Welcome to the Norfolk Amphibian and Reptile Group (Norfolk ARG) website.
The Norfolk ARG is a grassroots conservation group formed of volunteers, aiming to help improve the knowledge and the conservation status of reptiles and amphibians in Norfolk. We are one of a number of ARG groups across the country, all working under the ‘ARG-UK’ umbrella.
The core objectives of the organisation are:
Conservation of Norfolk's reptiles and amphibians
Monitoring of a number of key sites
Advising and consulting
Education and training (for both members and the public)
We are always on the lookout for new members to help achieve these aims, no experience is necessary as we can provide full training. Some of our activities are very hands on and others are desk-based allowing everyone to get involved not matter their ability or time commitments.
Each year, the Freshwater Habitats Trust launches a national project to track the phenology of amphibians, by asking members of the public to record when they see amphibian spawn and tadpoles. We're happy to say that this project is now live for 2021! You can find more information on the Spawn Survey 2021 website by clicking this link, including how to identify amphibians and their spawn.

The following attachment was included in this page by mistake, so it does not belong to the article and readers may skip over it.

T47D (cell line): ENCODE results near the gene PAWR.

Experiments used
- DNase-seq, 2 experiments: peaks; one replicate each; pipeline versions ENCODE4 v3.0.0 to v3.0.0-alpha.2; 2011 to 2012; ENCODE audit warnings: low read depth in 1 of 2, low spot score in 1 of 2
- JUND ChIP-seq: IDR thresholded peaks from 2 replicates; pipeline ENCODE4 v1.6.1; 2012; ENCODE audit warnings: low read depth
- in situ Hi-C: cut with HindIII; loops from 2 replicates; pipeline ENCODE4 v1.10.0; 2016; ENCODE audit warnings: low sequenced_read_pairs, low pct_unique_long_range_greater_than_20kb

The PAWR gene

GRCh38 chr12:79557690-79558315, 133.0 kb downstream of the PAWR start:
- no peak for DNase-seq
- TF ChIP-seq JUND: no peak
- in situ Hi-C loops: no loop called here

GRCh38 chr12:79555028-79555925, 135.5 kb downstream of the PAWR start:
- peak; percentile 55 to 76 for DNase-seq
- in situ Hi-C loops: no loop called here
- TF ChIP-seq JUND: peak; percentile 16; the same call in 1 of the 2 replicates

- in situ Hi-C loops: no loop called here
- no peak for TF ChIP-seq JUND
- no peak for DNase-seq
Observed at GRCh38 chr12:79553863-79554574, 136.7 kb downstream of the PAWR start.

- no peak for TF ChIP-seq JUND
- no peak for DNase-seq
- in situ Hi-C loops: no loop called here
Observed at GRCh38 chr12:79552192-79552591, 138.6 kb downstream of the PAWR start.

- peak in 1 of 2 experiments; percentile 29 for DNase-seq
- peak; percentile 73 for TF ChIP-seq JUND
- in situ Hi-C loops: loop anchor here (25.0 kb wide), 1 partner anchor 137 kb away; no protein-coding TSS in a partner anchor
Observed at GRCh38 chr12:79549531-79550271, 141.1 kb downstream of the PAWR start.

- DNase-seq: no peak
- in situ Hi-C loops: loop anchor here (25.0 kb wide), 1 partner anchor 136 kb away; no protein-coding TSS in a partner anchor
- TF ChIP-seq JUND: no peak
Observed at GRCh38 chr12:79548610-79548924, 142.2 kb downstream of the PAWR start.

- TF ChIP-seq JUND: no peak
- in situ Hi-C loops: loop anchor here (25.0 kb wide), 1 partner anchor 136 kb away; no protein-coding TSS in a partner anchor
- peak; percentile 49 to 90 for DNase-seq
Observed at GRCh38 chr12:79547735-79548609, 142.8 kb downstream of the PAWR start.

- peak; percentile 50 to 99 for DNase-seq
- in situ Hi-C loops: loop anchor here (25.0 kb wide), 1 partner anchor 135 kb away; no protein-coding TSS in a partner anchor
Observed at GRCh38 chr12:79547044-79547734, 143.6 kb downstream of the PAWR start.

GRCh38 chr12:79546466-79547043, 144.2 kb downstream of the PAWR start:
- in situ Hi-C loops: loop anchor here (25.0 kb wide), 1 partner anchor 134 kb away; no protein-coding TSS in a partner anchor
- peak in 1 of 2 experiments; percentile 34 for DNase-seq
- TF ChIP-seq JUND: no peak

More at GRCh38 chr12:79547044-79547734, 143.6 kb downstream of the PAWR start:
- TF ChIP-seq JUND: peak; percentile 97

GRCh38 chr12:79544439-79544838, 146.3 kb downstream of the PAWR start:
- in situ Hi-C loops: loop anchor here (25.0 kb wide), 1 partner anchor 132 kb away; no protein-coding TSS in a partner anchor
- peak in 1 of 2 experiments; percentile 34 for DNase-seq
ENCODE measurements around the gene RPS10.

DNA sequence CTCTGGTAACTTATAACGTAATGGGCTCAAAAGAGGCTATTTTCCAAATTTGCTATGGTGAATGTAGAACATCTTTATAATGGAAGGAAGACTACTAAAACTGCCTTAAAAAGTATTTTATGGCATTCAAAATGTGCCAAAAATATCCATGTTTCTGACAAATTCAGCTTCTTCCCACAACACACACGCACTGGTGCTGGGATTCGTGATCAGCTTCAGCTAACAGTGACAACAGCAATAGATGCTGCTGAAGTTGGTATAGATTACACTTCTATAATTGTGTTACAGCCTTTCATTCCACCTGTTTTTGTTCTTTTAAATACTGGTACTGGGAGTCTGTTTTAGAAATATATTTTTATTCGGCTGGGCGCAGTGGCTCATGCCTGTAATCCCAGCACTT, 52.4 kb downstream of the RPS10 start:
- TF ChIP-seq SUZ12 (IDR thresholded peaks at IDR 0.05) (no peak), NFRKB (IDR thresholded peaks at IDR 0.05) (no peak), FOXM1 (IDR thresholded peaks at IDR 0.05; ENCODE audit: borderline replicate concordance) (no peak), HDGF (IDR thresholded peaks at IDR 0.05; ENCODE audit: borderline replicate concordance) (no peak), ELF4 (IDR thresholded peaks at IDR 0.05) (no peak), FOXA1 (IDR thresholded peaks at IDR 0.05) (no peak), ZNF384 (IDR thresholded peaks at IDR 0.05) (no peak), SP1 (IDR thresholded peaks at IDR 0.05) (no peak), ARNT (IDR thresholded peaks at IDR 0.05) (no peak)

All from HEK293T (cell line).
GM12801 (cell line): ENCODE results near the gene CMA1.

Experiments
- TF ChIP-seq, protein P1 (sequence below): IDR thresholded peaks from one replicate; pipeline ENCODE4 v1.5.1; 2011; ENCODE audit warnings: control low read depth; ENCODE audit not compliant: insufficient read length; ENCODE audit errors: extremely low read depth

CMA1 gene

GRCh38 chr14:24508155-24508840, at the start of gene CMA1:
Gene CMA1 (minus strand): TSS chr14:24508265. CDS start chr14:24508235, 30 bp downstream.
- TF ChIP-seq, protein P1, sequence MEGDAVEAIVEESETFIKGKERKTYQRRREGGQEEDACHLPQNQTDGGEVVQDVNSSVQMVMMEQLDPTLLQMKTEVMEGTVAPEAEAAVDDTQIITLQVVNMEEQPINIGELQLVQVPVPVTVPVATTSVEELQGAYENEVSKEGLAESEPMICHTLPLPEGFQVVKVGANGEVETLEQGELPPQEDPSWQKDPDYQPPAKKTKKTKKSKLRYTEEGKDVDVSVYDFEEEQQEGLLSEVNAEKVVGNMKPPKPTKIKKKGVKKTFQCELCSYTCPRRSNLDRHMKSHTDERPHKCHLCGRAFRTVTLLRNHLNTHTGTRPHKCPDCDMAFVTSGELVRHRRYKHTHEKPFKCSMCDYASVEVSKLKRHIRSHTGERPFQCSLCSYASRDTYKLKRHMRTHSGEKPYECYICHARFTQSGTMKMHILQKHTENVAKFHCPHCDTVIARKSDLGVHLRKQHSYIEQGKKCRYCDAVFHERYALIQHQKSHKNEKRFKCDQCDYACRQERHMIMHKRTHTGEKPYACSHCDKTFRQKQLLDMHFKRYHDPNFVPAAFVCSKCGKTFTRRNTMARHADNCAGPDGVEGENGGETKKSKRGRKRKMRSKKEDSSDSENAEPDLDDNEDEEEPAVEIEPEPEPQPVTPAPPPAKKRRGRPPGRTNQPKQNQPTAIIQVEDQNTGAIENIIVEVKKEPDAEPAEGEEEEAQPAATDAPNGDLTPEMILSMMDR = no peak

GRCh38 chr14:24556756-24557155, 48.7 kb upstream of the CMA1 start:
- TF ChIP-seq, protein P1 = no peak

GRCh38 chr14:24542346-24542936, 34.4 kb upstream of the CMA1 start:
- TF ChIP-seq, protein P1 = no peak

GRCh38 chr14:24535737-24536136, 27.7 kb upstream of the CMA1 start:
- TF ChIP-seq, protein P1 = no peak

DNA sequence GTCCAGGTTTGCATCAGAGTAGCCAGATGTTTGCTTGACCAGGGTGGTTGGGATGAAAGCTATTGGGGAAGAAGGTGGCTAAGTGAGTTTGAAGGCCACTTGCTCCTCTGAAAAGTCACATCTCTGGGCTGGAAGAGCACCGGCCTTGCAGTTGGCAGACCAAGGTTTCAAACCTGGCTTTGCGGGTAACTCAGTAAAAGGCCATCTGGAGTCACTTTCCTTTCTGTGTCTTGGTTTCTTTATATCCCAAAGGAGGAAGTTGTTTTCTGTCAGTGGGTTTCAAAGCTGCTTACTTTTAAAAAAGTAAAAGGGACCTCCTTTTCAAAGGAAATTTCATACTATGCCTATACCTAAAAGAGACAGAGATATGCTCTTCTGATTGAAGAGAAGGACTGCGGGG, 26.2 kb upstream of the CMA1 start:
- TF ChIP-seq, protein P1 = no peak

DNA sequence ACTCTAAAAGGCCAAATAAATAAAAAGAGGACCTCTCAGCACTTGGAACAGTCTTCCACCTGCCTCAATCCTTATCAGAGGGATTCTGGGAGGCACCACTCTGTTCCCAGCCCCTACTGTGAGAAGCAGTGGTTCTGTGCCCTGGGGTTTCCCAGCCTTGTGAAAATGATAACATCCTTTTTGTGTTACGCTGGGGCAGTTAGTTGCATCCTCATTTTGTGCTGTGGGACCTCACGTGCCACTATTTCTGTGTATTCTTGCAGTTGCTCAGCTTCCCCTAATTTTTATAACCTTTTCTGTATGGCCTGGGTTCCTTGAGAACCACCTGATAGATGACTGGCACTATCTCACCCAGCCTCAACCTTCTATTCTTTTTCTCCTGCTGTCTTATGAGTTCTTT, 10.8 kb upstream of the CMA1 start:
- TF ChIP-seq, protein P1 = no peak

It's important to track the phenology of amphibians as it helps to indicate how their breeding season may be affected by climate change. Usually the Freshwater Habitats Trust doesn't launch the survey until later in the year, but given the mild winter we've had this year, amphibians are already breeding and laying spawn in some parts of the country. Therefore please keep an eye out in your garden pond or along country tracks for the signs of spawn and record them using the link above!
NARG will be having a stall at this OPAL project event - we will be collecting local records of amphibians and reptiles and displaying information about frogs, toads, newts, lizards and snakes found in our county.
Native Norfolk herpetofauna includes the adder (Vipera berus); barred grass snake (Natrix helvetica); slow worm (Anguis fragilis); common/viviparous lizard (Zootoca vivipara); common frog (Rana temporaria); common toad (bufo bufo); natterjack toad (Bufo calamita); great crested newt (Triurus cristatus); palmate newt (Lissotriton helveticus) and smooth newt (Lissotriton vulgaris).
Norfolk is also the reintroduction site for the native pool frog (Pelophylax lessonae) which became extinct in the UK. A 2005 reintroduction project saw specimen brought over from Sweden to re-establish a UK population, a second population has since been establised. This work has been undertaken by the Amphibian and Reptile Conservation Trust.
Like many other counties, Norfolk is also home to populations of non-native herpetofauna species such as the midwife toad (Alytes obstetricans). It is important to monitor these species and to study their impact on our native species.